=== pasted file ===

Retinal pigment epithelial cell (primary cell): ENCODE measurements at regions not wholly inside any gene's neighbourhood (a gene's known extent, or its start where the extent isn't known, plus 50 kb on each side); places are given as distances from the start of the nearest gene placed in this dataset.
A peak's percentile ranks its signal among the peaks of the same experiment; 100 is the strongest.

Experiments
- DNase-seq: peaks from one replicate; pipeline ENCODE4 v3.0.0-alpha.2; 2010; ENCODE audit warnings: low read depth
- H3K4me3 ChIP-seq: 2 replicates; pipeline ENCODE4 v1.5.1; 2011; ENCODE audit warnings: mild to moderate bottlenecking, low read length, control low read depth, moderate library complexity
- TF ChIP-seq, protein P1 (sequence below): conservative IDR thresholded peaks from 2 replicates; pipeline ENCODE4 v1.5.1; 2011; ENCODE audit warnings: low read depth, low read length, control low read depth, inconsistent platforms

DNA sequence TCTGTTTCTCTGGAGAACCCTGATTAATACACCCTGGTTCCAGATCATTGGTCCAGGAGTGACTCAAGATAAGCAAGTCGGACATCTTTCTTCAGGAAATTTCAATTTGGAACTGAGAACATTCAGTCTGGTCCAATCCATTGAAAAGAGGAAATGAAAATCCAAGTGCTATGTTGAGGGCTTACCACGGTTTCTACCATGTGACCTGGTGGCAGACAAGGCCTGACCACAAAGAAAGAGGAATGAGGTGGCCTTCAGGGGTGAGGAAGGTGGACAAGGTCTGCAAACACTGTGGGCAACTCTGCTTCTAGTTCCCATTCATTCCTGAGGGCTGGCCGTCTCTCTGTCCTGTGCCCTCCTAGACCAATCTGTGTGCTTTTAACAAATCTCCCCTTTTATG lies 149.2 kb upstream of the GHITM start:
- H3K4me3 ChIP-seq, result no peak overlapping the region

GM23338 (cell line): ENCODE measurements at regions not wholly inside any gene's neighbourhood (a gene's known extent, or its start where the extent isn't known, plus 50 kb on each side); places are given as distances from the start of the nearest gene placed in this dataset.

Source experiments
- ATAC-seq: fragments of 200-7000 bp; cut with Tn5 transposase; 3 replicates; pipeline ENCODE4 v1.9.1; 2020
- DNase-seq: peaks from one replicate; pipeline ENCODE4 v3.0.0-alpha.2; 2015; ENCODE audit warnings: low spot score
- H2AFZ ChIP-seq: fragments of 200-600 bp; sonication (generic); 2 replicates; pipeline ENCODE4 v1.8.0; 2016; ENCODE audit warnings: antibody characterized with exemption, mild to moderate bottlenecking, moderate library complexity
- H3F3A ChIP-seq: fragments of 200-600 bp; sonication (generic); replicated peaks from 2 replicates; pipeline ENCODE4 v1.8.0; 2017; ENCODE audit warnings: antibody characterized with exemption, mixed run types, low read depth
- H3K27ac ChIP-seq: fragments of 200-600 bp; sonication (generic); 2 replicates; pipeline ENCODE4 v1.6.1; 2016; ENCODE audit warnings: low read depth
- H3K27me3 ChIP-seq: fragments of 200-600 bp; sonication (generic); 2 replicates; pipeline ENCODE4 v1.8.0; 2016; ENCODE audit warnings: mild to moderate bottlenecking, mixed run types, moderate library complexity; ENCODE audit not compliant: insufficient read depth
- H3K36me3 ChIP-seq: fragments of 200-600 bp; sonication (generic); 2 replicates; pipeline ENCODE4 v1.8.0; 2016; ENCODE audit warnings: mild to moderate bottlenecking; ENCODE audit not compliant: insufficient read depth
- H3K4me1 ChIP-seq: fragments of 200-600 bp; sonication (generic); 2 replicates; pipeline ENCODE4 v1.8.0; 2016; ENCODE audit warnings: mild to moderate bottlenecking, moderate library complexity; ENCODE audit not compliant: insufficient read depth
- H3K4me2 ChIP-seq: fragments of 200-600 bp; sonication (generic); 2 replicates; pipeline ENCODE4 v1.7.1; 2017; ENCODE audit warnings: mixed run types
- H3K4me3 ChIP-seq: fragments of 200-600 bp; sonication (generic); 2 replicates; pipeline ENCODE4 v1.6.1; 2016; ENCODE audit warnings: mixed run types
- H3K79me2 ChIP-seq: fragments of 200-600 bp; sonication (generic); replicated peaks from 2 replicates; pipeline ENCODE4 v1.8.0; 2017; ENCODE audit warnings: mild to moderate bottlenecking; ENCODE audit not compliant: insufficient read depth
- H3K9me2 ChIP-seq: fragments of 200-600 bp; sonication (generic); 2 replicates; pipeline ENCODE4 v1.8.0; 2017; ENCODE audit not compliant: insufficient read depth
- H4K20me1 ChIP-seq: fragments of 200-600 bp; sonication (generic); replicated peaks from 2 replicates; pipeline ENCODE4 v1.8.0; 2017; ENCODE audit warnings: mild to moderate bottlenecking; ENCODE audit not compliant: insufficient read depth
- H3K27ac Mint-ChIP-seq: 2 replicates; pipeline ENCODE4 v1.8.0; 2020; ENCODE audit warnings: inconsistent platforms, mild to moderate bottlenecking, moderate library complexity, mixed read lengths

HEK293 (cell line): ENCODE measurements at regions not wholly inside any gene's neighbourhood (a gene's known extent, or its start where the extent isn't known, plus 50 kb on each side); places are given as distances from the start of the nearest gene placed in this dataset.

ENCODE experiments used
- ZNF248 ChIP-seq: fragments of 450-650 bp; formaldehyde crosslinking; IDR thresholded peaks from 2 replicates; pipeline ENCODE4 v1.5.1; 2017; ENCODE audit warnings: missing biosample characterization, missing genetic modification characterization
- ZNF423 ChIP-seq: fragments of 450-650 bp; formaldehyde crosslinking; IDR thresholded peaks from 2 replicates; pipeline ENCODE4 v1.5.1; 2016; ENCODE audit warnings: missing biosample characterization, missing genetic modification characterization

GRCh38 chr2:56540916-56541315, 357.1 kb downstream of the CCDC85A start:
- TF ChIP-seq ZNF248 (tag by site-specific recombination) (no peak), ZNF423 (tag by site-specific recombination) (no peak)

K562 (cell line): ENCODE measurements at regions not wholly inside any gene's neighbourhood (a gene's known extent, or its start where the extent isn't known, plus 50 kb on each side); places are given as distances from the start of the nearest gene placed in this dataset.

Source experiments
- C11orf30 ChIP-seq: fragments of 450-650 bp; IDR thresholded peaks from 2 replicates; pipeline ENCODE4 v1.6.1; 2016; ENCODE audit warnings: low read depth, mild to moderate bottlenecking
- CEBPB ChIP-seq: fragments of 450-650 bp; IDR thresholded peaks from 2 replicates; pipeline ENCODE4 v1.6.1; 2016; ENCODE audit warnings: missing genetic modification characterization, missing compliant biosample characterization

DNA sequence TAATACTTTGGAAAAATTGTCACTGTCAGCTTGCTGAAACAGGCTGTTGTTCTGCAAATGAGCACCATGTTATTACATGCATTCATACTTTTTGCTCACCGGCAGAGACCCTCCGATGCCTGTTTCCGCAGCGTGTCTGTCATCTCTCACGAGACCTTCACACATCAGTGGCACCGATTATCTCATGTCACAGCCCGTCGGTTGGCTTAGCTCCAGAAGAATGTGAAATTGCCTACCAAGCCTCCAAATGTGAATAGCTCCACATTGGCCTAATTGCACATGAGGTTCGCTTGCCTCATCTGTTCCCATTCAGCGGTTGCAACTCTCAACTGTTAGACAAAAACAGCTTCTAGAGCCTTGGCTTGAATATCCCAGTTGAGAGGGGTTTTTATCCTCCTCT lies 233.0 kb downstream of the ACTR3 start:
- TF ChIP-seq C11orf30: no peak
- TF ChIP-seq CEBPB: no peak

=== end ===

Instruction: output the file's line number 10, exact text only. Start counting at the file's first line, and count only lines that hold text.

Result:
Source experiments